In “Star Wars: Episode II – Attack of the Clones,” Jedi Padawan Anakin Skywalker, along with Senator Padmé Amidala, venture to the desert planet of Geonosis to save Anakin’s master, Obi-Wan Kenobi, who was captured by Separatists. While on the rescue mission, Anakin and Padmé wind up in a droid factory, where they fall onto an assembly line and must dodge the dangerous equipment.

The conveyor system on the line were used to quickly and efficiently produce droids for a galactic battle. In the beverage industry, the conveyor system market has been impacted not by Star Wars, but by the proliferation of packaging formats.

Kyle Nevenhoven, principal consultant, food and beverage, for Atlanta-based Dematic, says the proliferation of packaging formats has influenced both the conveyability and durability of cartons —changing the way conveyors are being used in the beverage world. 

“Regarding general conveyability, the wide range of carton sizes and formats has required the use of conveyors with smaller rollers that are placed closer together, or in some cases, the use of belted conveyors in place of roller conveyors,” he explains. “The trends regarding reduced packaging material costs, sustainability and innovative packaging have typically negatively impacted carton durability.”

Nevenhoven notes that this “necessitated a change,” going from the traditional use of low- or zero-pressure accumulation to that of zero-contact accumulation.

“Zero-contact accumulation ultimately provides the most gentle carton handling, largely mitigating carton damage and avoiding jambs from side-by-sides,” he explains.

The consolidation of beverage wholesaler operations  also has influenced the conveyor market in what he considers to be “an interesting way.”

“Traditional convey and sort systems may no longer be sufficient to accommodate the volumes, SKU complexity and labor availability challenges of larger distribution facilities,” Nevenhoven says. “Conveyor remains a vital part of beverage distribution center automation; however, it is, in many cases, no longer the primary content, but instead serves as the ‘glue’ physically interconnecting other automation.”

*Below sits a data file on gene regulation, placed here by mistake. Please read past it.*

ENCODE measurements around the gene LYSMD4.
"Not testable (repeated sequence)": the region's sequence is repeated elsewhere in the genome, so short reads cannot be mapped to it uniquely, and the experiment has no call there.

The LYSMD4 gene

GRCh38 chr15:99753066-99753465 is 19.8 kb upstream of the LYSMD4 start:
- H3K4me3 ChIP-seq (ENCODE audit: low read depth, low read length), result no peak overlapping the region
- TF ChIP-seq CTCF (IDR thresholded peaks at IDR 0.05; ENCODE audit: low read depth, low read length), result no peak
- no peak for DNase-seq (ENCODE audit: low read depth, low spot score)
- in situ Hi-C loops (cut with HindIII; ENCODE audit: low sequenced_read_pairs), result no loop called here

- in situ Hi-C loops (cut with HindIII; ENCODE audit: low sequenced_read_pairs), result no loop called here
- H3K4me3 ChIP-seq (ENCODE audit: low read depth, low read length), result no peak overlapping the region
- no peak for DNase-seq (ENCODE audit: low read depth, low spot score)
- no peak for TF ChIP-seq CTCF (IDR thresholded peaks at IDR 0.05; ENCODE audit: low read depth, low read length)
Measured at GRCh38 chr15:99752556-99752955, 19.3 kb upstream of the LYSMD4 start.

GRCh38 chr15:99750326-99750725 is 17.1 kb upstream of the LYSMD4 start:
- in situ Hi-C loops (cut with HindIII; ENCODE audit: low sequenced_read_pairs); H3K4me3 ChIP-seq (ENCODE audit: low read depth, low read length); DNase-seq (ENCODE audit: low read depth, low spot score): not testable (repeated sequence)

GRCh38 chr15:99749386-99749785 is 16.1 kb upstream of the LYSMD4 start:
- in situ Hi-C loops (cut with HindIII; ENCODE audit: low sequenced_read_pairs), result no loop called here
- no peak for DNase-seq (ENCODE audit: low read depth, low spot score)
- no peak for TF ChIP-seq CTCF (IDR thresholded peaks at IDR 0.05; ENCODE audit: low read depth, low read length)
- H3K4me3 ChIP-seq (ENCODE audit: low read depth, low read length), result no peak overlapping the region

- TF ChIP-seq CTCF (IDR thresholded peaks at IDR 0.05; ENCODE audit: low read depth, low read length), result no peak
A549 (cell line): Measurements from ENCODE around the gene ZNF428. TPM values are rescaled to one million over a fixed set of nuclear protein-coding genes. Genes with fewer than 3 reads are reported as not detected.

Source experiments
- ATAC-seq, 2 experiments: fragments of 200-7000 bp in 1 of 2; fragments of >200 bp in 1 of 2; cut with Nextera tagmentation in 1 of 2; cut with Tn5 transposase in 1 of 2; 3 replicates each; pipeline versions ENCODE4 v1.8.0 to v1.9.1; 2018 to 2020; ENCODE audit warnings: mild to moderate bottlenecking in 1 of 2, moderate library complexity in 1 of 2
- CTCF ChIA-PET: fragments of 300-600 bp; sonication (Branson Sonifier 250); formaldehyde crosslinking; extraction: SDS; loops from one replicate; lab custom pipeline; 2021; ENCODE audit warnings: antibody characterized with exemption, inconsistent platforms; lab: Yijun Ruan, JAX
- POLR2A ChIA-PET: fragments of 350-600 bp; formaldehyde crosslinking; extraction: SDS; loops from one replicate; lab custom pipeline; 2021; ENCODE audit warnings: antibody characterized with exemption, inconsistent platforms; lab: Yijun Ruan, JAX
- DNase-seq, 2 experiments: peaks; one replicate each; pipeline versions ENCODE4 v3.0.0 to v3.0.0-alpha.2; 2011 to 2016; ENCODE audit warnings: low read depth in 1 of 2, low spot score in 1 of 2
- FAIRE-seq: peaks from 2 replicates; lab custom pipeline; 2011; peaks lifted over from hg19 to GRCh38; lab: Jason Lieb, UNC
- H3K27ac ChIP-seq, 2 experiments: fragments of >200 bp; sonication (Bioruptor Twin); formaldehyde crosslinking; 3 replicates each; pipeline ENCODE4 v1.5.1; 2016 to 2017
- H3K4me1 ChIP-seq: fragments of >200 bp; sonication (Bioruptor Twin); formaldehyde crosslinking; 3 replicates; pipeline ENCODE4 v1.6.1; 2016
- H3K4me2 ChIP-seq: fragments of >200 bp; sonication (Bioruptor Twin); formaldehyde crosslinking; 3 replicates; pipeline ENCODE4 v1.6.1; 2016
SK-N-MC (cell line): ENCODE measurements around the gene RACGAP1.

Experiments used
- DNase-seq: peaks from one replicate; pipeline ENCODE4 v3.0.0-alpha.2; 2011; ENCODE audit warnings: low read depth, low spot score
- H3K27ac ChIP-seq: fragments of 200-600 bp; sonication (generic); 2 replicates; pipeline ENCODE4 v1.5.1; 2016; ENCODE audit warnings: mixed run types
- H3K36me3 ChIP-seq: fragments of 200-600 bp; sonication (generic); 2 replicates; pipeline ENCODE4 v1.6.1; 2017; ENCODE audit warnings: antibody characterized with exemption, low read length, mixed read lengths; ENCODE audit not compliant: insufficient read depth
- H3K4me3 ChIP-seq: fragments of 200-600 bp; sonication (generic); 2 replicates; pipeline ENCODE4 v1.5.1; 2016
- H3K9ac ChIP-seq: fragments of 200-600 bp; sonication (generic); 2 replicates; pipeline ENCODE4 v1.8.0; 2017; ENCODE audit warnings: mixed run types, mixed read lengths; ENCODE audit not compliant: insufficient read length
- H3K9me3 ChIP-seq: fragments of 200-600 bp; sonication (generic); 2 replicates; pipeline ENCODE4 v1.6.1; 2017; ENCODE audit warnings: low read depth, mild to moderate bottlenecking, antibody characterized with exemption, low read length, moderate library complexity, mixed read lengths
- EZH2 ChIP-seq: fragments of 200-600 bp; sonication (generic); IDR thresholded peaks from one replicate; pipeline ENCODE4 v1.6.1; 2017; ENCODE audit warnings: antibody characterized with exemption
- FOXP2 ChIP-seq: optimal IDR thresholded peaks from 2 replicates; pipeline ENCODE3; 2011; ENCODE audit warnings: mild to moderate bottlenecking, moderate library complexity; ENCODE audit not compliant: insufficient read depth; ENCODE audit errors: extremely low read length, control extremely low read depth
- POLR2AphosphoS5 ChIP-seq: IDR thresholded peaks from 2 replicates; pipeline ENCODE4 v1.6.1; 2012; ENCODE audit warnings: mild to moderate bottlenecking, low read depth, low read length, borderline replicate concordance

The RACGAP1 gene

Earlier this year, Hartland, Wis.-based Dorner revealed a new DCMove Belted Conveyor. The conveyor “fits accuracy demanding application, such as labelers, printers, side transfer sortation and restricted spaces, in addition to packaging, eCommerce, logistics and general material handling,” the company says. The conveyor’s paint steel frame supports the right amount of strength and agility for material handling applications, it adds. 

This new system is just an example of how conveyor manufacturers are working to meet the demands of beverage-makers. Dorner also released a 2700 Medium Duty Conveyor, which the company says “hits the sweet spot” between its low profile 2200 and 3200 heavy duty platforms. The conveyor is engineered to safely convey as much as 150 pounds.

Nevenhoven notes that some requests from beverage manufacturers and distributors are more common than others, but these requests are not always for conveyor systems. 

“The requests received from bottlers and distributors tend to be requests for a solution that satisfies a problem statement or set of requirements, rather than requests specifying a solution type,” he says. “While [the] conveyor is likely to be the backbone of the solution, it has become increasingly rare for a bottler or distributor to specifically request a conveyor solution.”

Moving forward

As far as technological advancements go, Nevenhoven says conveyor systems have had to evolve alongside ever-changing packaging formats. 

“Many of the recent advancements have been in the ability to handle smaller SKUs that may have been very difficult to handle with older conveyor technology,” he explains. 


FlexExtend by ProVeyance Group
The FlexExtend was unveiled earlier this year by ProVeyance Group.
Image courtesy of ProVeyance Group


Conveyance component manufacturer ProVeyance Group recently introduced its FlexExtend Conveyor System. The company describes the system as “a flexible gravity conveying system with self-tracking skate wheels.” It’s designed for low- to medium-volume, multi-sized conveyance operations, and can be extended, contracted or flexed to meeting material handling requirements, it says. 

For future conveyor solutions, Nevenhoven suspects that advancements will include “the reduction in total conveyor footage” in such solutions. He suggests that software-driven picking strategies will eventually not require “miles of accumulation conveyor” that account for imbalances from picking sources or outbound destinations.

“Instead, software will monitor all picking activity, en route case activity and the status of the outbound destinations to perform real-time picking reprioritizations,” Nevenhoven says. “These real-time reprioritizations, or the general change from push-based wave systems to pull-based waveless systems, will be able to mitigate the impact of imbalances, facilitate higher equipment utilization and, ultimately, allow a higher throughput with the use of less equipment.”